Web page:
Pal Griph messaged me last night to ask if I could identify a particular arcade “beat ‘em up” title from the 1990s. While I have a fairly comprehensive knowledge of that videogame genre, the sheer number of similarly-named side-scrolling quarter-munchers released during that era sometimes makes it hard to match names to individual games.
As a result, I was forced to fire up my ancient version of the MAME emulator and browse my favorites folder to obtain the answer for Griph’s query. (It turned out to be Knuckle Bash, in case you were wondering — a Taoplan effort in which an Elvis impersonator attempts to preserve the integrity of pro wrestling by fighting a catalogue of gay stereotypes.) Since I’d already dusted off my USB joypad, I also took a little time to reacquaint myself with some other semi-forgotten treasures from my emulation enthusiast days, like this one…
…Violent Storm, Konami’s 1993 answer to Capcom’s genre-defining Final Fight.
The game, like so many others of its time, is set in an archetypical post-apocalyptic dystopia. The lovely Sheena has been captured by a psychopathic warlord…
…forcing the street fightin’ team of Wade, Boris, and Kyle to punch, kick, and throw their way through an army of thugs to retrieve their property cherished “companion.”
Violent Storm makes no effort to mask its status as a Final Fight clone, which can be seen in everything from the city map that chronicles the player’s progress…
…to heavy metal-inspired enemy names…
…to destructable trash barrels containing health-restoring foodstuffs (mmmmm…garbage food) and bonus point treasures.
Unlike other games that swiped Capcom’s beat ‘em up formula on the cheap, however, the folks behind Violent Storm did take the time to toss in various tweaks and improvements. Not only does the game sport superior graphics and animations than its precdecessor, but it also plays better, too. Little touches like the addition of a sliding kick and backwards elbow thrust (handy for when enemies surround the player) added some welcome depth to the usual button-mashing combo routines, but the most significant improvement was the streamlining of the games overall flow.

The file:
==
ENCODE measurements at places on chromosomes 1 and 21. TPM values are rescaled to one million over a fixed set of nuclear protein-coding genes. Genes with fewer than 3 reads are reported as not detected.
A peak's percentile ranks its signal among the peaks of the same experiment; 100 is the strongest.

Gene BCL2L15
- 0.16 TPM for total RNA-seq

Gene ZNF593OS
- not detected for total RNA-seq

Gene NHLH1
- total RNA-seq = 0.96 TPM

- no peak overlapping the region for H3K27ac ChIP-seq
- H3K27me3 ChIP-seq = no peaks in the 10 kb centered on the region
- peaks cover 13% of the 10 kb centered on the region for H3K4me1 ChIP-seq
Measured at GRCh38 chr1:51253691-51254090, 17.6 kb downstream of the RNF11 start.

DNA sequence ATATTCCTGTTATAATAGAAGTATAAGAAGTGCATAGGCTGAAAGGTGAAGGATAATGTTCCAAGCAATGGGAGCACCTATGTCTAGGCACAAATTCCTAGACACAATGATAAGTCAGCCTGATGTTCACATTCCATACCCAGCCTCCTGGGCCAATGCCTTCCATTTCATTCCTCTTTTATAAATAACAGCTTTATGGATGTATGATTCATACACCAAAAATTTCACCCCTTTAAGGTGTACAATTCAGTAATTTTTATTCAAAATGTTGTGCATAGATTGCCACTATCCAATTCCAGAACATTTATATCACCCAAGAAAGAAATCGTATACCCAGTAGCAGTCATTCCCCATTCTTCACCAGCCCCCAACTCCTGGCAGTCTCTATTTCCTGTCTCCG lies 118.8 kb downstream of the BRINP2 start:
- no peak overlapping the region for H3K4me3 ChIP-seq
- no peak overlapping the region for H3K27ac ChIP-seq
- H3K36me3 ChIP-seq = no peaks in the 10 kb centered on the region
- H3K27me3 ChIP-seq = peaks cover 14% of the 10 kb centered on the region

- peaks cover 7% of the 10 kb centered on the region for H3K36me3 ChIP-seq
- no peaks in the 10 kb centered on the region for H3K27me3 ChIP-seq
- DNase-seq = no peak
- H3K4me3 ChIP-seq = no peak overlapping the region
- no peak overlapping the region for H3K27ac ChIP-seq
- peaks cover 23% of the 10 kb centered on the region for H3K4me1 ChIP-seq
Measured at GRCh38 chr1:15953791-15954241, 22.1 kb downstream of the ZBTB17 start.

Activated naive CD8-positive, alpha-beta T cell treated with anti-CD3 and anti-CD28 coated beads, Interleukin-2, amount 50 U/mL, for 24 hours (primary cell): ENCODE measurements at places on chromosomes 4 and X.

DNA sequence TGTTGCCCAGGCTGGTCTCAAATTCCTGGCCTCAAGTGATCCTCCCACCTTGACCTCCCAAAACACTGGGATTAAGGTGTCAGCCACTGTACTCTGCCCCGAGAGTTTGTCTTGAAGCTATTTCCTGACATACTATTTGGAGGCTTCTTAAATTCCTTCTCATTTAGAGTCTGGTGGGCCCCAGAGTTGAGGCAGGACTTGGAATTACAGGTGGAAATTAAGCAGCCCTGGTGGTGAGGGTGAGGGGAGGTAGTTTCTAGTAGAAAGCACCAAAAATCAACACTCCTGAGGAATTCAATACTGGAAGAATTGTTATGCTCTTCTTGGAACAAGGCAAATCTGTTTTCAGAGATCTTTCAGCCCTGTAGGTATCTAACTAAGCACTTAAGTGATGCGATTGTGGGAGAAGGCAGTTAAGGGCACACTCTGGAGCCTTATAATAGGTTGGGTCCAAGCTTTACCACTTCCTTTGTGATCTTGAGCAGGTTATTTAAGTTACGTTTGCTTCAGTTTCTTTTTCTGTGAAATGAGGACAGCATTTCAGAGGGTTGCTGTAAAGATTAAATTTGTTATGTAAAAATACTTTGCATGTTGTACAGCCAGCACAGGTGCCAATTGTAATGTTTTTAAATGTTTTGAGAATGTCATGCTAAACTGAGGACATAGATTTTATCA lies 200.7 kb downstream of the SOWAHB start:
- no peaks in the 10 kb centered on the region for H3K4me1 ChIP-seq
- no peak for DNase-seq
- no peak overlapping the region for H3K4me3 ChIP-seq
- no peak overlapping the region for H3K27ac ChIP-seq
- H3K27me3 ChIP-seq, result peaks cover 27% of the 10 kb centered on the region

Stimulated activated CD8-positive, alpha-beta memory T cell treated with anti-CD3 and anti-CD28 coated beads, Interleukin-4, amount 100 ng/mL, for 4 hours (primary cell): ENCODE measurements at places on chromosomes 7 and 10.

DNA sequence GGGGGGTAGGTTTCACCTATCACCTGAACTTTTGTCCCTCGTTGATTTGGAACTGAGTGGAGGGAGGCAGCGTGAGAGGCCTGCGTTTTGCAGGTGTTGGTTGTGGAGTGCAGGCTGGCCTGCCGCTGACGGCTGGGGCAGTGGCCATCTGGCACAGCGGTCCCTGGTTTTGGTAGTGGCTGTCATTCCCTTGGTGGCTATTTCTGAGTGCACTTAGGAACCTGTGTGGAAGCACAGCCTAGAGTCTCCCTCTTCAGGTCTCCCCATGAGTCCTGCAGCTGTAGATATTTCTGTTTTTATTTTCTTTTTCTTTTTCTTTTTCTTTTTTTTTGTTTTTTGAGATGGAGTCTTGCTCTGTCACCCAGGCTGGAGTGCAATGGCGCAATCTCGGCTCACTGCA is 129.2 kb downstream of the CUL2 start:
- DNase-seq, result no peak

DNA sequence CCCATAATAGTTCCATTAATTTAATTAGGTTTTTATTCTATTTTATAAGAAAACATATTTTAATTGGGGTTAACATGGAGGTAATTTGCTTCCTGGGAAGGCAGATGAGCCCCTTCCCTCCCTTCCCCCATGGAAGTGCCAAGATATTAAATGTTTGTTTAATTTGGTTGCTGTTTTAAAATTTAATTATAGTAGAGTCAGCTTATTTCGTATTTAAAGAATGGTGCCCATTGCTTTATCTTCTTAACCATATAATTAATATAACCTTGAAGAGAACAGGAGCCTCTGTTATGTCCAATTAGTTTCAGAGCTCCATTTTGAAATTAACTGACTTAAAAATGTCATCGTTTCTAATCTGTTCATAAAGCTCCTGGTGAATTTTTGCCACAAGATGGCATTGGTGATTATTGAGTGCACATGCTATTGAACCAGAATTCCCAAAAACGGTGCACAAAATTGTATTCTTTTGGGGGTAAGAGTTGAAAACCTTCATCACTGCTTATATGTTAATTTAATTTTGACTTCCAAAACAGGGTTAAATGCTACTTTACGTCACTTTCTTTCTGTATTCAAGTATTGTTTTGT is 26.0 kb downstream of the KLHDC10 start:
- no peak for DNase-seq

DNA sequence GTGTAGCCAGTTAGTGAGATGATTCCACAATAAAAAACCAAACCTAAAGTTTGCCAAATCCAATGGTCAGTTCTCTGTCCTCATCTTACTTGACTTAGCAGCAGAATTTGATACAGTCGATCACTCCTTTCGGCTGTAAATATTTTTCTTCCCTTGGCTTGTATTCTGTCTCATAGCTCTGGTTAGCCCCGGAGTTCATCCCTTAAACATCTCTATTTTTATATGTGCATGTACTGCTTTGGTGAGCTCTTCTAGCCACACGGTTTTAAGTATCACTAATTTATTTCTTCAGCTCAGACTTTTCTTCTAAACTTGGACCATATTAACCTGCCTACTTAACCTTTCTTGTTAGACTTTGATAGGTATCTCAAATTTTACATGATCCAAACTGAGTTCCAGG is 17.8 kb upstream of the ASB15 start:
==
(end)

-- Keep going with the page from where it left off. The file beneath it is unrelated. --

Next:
My love of Final Fight is second to no one’s (though possibly tied with this guy’s), yet the game can be punishingly tedious — a deliberate design decision calculated to wage a war of attition on an player’s stash of quarters. Beating the game — even when using an emulator with save states and unlimited virtual “credits” — is a massive and tiring endeavor. The action and level progression in Violent Storm, on the other hand, moves at a relatively brisk pace without sacrificing the player’s sense of being challenged. It’s still a quarter-muncher, but a quarter-muncher clever enough to conceal its genre economics behind a satisfying visceral experience.
The game’s other major innovation — and the real reason I have spent 500 words discussing an old arcade game most of you have never heard of, much less played – lies in its use of actual “songs” with vocals as background music in place of the usual (and perfectly acceptable) chiptunes. I put “songs” in quotes because the tracks in question bear the same relationship to the genuine article as viruses bear to cellular lifeforms.
The background theme for the first stage, titled “Who’ll Be the Hero” is a disconcerting slice of j-rock that sounds like Up With People covering Bob Seger’s theme to Beverly Hills Cop II, and has enough unironic “ooooh WOWs” and “c’mon EVERBODYs” to make even the most mercenary Scando-pop maven cringe.
Bizarrely inane? Sure, but still within predictable parameters for the venue in question. The background music for the third level, however….
…well, it exists in a universe all its own. I’ll leave it to you to find the words, because some things need to be experienced.
Recommended listening: Konami Kukeiha Club – Feel My Power (from Konami Amusement Sounds ’94, 1994)